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The Problem with First World Problems

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Let’s talk about something hard, something the Holy Spirit brought front and center for me a couple days ago. We joke about #firstworldproblems. We take to Twitter and complain about how #slowComcast is. We lament the lines at the Apple Store, Disney World and Whole Foods. And we wonder, “Why me?!” when we forget to tell the Nest we aren’t away anymore and instead of a crisp 73 degrees when we walk through the door after being out of town we get a blistering 80 degrees. 

I gulp just writing those things because I know in the pit of my stomach how ridiculous it all is. How entitled and ungrateful I can be. How one moment I’m ready to give it all away and never buy clothes or curtains or toys again, and then in the next moment I’m searching Etsy to see what’s new. 

And I’ll just flat out tell you that I don’t know how to navigate this tug-of-war going on deep in my belly. But I was reading in Ezekiel a couple days ago and these words are life changing for me. 

Now this was the sin of your sister, Sodom: she and her daughters were arrogant, overfed and unconcerned; they did not help the poor or needy. Ezekiel 16:49

Ezekiel was a prophet talking to God’s people, the Israelites, giving them a dire warning, reminding them of what Sodom had done and where those choices took them. 

Arrogant, overfed and unconcerned. Y’all, I don’t know about you, but those words make my insides turn. Arrogant and battling the urge to keep up with the Joneses. Pinning this and tucking that and coloring those so we can look a part. Overfed with lots of knowledge and not enough application. Literally overfed when we try to comfort broken hearts and tired bodies with simple carbs instead of the Bread of Life. Unconcerned because it’s just too depressing to see ALL the brokenness. It’s just too much, so we shut it off. Ignore it. Turn the other way.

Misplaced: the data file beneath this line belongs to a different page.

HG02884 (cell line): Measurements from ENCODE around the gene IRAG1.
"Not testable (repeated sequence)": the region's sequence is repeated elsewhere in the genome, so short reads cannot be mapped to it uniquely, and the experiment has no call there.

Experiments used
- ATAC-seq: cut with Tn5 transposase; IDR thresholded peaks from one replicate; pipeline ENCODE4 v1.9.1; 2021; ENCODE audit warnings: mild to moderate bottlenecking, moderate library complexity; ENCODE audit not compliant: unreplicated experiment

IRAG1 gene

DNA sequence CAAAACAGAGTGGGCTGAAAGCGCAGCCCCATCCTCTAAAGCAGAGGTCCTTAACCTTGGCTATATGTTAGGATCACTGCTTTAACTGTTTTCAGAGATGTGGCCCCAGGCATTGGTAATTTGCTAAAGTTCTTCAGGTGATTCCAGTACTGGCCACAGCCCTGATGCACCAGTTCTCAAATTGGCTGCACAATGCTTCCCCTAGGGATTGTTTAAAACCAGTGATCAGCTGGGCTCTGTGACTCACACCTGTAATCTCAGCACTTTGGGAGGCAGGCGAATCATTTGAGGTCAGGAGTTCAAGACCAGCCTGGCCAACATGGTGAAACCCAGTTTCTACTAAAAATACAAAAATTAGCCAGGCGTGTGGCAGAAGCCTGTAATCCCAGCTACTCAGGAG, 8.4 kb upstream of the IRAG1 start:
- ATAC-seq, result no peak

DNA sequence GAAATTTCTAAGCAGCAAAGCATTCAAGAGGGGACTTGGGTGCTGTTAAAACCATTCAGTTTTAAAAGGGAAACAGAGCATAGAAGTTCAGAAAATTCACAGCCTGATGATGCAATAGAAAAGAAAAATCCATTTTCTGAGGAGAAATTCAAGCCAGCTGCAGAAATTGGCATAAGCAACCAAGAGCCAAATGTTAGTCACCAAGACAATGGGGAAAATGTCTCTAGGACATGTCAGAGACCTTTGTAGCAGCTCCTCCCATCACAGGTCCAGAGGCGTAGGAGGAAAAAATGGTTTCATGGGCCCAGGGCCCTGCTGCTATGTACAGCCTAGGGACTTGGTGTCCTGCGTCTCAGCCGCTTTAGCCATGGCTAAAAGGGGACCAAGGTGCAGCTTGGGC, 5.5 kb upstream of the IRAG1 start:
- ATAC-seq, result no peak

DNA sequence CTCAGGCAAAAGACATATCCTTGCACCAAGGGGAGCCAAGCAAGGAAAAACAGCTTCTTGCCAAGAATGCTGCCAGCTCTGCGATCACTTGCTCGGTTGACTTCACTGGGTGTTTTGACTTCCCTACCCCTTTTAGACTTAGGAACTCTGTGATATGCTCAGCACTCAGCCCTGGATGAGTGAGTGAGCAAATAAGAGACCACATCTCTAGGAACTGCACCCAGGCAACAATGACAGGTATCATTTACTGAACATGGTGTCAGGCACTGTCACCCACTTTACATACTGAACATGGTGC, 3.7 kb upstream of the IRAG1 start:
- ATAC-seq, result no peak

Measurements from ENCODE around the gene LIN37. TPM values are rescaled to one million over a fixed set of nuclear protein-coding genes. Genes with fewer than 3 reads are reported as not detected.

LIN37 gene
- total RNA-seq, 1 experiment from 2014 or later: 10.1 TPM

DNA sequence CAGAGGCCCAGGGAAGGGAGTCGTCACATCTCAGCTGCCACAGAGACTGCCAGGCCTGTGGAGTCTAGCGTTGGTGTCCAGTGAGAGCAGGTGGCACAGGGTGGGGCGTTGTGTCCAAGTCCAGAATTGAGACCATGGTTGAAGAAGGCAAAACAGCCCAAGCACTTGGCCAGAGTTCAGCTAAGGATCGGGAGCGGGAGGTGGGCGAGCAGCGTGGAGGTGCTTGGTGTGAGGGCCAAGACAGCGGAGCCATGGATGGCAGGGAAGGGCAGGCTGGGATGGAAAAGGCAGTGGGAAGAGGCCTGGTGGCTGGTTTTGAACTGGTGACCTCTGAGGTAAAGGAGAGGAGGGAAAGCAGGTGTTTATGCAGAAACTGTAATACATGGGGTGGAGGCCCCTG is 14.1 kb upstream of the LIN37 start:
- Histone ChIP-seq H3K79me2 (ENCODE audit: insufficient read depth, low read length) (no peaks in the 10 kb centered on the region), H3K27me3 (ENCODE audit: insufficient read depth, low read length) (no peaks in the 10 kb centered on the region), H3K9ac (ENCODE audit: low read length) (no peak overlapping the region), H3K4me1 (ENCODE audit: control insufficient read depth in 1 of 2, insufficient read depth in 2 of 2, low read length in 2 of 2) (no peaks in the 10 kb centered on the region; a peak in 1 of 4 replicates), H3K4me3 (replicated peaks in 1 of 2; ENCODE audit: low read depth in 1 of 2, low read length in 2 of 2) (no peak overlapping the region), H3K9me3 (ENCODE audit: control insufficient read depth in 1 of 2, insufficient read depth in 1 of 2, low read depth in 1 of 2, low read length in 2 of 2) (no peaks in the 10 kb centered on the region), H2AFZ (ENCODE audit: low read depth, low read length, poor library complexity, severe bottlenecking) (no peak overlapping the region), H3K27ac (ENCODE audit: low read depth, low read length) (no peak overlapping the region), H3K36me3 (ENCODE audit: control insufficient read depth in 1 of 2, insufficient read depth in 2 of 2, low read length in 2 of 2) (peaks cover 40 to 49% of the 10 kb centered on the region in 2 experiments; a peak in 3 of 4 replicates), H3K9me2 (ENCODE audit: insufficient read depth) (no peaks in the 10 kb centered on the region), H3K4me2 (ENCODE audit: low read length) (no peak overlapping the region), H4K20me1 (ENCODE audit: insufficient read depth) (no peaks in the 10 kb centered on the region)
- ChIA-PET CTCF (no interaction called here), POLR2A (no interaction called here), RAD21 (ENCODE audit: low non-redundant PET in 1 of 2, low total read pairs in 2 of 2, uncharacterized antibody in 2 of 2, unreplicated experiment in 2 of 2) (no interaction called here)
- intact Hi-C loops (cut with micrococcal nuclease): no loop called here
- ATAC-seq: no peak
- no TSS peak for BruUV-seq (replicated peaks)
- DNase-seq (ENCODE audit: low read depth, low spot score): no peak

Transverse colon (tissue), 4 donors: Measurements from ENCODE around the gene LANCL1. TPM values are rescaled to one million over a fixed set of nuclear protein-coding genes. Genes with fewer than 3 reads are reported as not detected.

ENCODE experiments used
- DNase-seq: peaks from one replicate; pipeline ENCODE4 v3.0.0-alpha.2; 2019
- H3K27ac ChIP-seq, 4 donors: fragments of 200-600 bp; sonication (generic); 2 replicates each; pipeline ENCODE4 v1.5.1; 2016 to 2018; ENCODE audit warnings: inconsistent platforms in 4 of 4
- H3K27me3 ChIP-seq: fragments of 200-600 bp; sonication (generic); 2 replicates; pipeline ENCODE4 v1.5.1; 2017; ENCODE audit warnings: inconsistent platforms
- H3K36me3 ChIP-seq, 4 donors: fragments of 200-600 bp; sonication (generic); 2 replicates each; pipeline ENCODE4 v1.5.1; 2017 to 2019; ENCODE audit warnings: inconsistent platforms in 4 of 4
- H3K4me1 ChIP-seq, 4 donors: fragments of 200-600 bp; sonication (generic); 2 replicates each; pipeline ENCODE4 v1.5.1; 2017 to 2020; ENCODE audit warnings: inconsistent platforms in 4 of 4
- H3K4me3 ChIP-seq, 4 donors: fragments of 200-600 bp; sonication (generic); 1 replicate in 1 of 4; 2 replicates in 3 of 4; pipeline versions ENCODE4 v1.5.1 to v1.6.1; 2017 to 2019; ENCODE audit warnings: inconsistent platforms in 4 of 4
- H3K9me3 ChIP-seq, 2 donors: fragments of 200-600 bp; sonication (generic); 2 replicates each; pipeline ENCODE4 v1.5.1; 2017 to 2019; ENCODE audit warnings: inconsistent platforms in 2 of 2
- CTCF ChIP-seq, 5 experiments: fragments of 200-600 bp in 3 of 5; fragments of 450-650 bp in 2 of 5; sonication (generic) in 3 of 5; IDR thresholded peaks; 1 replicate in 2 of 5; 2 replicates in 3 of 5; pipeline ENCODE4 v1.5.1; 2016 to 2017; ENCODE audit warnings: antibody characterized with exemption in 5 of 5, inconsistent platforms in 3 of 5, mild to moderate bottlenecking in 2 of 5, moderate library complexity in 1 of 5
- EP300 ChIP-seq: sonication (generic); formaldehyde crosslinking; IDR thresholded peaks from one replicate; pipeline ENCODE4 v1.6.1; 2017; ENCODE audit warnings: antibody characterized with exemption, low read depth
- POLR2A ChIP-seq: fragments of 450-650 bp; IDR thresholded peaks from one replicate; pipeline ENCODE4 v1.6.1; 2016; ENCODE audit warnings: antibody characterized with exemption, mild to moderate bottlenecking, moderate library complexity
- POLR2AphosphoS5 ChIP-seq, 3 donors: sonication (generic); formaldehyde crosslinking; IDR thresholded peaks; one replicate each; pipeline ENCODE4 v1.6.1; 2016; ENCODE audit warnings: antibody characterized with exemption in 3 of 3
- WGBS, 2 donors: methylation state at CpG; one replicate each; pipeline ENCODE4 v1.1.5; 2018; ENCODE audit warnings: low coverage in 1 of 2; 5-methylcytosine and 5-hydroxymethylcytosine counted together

“They did not help the poor and needy.” We do a great job of making the gospel a bunch of hoops for people to jump through and a really awful job at obeying what God told us to do–love God, love others, and make disciples. 

This is coming from someone who in the same day looked at the faces of her sweet Compassion kids while writing them letters and got frustrated because her Chipotle app order wasn’t ready at the time she specified. (The order she placed while parked on the couch reading books on her Kindle in her comfy house with the a/c rolling.) So, obviously, I’ve got some work to do. I’m pretty sure the other day I got the equivalent of the Holy Spirit bringing the bulldozer, and He keeps revealing more and more areas where I need to trade arrogance for humility, an overfed soul for one that’s pouring out, and an unconcerned heart for one that spends every breath showing a broken world the love of Christ. The love of a man who “made himself nothing taking the form of a servant” and “humbled himself by becoming obedient to the point of death, even death on a cross” (Phil. 2:7-8). The love of a man who when he was in the desert and hungry spoke to the devil, “Man shall not live by bread alone, but by every word that comes from the mouth of God” (Matt. 4:4). The love of a man who says over and over to care for the poor and needy, the orphans and widows, the hurting and sick and reminded them, “Blessed are the poor in spirit, for theirs is the kingdom of heaven” (Matt. 5:3). 

We have to open our eyes and see what God sees. And then we have to do something. Once we know, we can’t ignore it. We have to say no to things that make it harder to hear His voice–people and places and things that make us compare and covet–and yes when we do hear His voice, no matter how much it rubs against our first world comforts. Anything less would be a waste of a breath. 

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